Due to precautions related Covid-19, many of us are cooking from home more.  For someone whose disability impacts their vision, fine motor, hand dexterity, and upper body strength and coordination, cutting and chopping food can be challenging.  Assistive Technology (AT) devices are available that may help.  In the video linked to this post, I share about a few AT devices and strategies that might make cutting up food in the kitchen easier and safer.  Below are the devices from the video along with links where you might find the devices online.  Please note, MATP is not a vendor and does not sell AT.  Also listed below is a list of our previous blog posts related AT that may help when it comes to cooking, baking, food prep, grocery shopping, and more.

Do you use AT in the kitchen? What do you use? If you have any questions about AT, please comment! Thanks for tuning in 🙂


Here’s the list of our previous blog posts related AT that may help when it comes to cooking, baking, food prep, grocery shopping, and more:

AT and Coronavirus Preparedness

Thank you to Eliza Anderson and the AT3 Center for this post. Originally posted on the AT3 Center News and Tips page.

Steps, products, and resources to prevent infection, educate others and prepare for staying at home this COVID-19 season.

A cartoon germ

Wash Your Hands Often While Singing the ABCs

Wash your hands with soap and water for at least 20 seconds, especially after going to the bathroom; before eating; and after blowing your nose, coughing, or sneezing. Washing can protect you from infection and help protect others if you are a carrier of the virus. On the go, use an alcohol-based hand sanitizer with at least 60% alcohol if you have no access to soap and water. Here’s a Popular Science recipe for homemade hand sanitizer gel (many stores are running low).

Go to CDC What you need to know about handwashing video (no audio).

Disinfect Your Assistive Technology (AT)!

It is still undetermined how long this new coronavirus may survive on smooth dry surfaces, but it could be up to 9 days (depending on what source you read).  The CDC says, “Clean and disinfect frequently touched objects and surfaces using a regular household cleaning spray or wipe.”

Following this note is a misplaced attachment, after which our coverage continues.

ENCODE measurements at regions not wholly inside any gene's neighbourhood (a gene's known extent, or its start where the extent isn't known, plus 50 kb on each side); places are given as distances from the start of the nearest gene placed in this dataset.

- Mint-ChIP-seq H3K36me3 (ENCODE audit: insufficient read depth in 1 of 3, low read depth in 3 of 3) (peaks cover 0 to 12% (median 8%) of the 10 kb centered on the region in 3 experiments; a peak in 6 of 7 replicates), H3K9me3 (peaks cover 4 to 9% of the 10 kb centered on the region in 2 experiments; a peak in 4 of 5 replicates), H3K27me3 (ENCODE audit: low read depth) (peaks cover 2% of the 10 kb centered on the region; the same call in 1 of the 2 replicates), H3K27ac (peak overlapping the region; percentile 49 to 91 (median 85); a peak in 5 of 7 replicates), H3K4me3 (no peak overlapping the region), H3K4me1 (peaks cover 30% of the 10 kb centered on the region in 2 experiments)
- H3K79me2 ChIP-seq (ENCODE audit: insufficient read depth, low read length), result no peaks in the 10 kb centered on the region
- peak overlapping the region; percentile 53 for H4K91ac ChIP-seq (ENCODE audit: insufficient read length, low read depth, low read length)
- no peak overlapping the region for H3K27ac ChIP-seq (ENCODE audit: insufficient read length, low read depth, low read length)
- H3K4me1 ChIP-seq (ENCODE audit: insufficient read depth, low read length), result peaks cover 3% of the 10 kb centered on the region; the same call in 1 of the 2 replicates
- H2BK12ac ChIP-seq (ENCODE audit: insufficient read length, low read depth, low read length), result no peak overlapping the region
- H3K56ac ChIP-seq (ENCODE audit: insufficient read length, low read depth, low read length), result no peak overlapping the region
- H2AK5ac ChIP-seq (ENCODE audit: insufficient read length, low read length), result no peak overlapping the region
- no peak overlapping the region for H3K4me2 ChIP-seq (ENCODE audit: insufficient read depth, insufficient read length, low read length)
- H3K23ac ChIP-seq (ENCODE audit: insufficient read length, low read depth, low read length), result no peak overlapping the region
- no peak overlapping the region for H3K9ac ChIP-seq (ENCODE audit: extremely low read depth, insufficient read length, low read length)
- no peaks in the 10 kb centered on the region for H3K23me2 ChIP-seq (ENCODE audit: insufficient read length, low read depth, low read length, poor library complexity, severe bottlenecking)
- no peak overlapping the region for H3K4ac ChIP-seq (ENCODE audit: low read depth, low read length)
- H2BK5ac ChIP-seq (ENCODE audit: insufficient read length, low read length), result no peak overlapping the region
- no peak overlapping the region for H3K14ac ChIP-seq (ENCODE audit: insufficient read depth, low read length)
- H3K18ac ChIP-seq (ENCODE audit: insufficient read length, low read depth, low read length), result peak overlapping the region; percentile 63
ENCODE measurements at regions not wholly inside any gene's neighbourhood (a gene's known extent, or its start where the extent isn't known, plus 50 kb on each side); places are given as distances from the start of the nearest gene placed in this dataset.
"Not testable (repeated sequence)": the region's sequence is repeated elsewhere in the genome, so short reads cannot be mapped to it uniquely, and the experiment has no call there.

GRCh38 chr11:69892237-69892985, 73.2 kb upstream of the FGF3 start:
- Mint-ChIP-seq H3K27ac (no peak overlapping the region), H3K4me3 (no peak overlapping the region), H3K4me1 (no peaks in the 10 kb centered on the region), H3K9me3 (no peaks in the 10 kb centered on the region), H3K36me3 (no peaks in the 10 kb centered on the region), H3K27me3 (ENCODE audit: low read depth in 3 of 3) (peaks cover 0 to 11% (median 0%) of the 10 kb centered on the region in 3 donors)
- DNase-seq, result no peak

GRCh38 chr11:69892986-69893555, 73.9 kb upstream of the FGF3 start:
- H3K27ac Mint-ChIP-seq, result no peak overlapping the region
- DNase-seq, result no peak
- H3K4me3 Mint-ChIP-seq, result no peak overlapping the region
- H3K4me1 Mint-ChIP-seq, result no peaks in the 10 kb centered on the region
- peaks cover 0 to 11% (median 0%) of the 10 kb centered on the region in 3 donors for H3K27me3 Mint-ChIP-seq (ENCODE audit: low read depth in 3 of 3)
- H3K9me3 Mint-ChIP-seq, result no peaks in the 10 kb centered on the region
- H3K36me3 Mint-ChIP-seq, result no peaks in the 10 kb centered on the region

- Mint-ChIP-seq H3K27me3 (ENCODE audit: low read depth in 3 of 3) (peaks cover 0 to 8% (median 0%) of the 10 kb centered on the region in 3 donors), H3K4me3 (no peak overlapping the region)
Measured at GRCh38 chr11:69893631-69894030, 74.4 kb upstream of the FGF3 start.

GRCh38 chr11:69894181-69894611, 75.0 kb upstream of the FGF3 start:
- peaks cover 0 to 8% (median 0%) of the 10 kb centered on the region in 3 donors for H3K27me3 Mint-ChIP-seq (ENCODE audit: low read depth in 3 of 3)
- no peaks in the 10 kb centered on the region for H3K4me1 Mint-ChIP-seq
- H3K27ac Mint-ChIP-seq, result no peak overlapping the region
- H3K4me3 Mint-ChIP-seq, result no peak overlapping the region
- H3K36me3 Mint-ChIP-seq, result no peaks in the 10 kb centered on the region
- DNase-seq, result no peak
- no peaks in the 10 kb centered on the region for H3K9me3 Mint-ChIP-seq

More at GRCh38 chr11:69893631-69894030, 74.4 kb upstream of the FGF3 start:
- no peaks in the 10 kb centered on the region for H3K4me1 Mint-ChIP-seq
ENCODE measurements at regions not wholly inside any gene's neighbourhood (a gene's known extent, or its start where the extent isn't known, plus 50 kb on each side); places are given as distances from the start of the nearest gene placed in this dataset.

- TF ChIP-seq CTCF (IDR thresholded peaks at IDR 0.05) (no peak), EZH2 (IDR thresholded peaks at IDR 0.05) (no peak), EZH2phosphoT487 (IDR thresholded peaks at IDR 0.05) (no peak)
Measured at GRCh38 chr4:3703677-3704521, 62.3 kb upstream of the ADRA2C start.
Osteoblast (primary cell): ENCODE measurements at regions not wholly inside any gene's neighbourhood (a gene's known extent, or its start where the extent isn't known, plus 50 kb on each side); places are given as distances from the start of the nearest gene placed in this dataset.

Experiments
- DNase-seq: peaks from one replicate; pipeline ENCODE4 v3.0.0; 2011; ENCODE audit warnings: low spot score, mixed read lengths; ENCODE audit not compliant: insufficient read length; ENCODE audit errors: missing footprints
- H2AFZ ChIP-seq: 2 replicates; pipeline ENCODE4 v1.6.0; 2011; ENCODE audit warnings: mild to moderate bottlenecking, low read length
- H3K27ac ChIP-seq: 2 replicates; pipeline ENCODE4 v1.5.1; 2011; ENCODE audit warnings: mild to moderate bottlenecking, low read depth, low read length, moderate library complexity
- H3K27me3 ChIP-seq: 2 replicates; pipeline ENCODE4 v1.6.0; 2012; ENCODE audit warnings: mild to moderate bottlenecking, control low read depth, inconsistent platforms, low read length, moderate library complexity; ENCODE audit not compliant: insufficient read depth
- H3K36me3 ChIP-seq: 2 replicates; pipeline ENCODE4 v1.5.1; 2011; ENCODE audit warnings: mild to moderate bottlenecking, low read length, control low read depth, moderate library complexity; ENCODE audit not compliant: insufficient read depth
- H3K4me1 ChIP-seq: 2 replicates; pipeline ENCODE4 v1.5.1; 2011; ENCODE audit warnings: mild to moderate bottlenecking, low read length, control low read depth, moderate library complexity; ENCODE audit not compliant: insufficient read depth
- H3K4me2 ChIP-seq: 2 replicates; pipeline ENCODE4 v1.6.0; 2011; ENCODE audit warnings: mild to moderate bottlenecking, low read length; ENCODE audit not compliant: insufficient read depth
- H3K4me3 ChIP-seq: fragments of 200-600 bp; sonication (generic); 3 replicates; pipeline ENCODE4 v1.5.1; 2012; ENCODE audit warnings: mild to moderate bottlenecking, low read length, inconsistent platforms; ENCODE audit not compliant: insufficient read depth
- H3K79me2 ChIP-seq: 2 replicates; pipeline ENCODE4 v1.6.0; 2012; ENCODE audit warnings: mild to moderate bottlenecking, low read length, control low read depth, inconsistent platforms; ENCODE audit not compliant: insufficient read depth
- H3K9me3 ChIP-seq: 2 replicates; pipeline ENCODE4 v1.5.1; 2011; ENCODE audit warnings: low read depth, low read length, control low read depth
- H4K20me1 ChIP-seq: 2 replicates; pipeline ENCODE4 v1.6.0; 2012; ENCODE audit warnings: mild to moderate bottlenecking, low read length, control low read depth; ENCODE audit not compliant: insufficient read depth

Door knobs, drawer pulls, light switches and counters, sure, but don’t forget your AT. Mobile devices, computer equipment, braille displays, white canes, mobility equipment, communication devices, anything you and especially anything that others touch should be frequently disinfected.

Some AT devices are not supposed to be cleaned with spray cleaners (consult the manufacturers’ recommendations). One option is a microfiber cloth that is disposable and anti-bacterial. Use your best judgment. For better or worse, spray cleaners can access crevices.

Here is a CDC list of approved cleaners for use with COVID-19.
Here are instructions from WIRED for cleaning mobile devices.
Here are instructions from wirecutter on disinfecting electronics.
Here are the CDC’s Environmental and Cleaning Recommendations for Households Infected with COVID-19.

Don’t Buy Masks to Protect Yourself

They won’t protect you from coronavirus infection but can protect others from your sneezing and coughing if you are infected. Masks are also useful if you are not able to sneeze or cough away from others (such as into the crux of your arm).

Do Avoid Touching Your Mouth, Nose, and Eyes

In addition to hand washing and disinfecting surfaces, the CDC says to:

  • Avoid close contact with people who are sick.
  • Avoid touching your eyes, nose, and mouth.
  • Stay home when you are sick.
  • Cover your cough or sneeze with a tissue, then throw the tissue in the trash.

Go to the CDCs COVID-19 Stop the Spread of Germs video (no audio).)

Stock Up to Stay Home

As of this writing, there are people instructed to stay at home for a variety of reasons (travel history, compromised […]

By |March 13th, 2020|Categories: Uncategorized|0 Comments

Wearable AT for Navigation!

By Jen Mullins, BS, CTRS, MATP Staff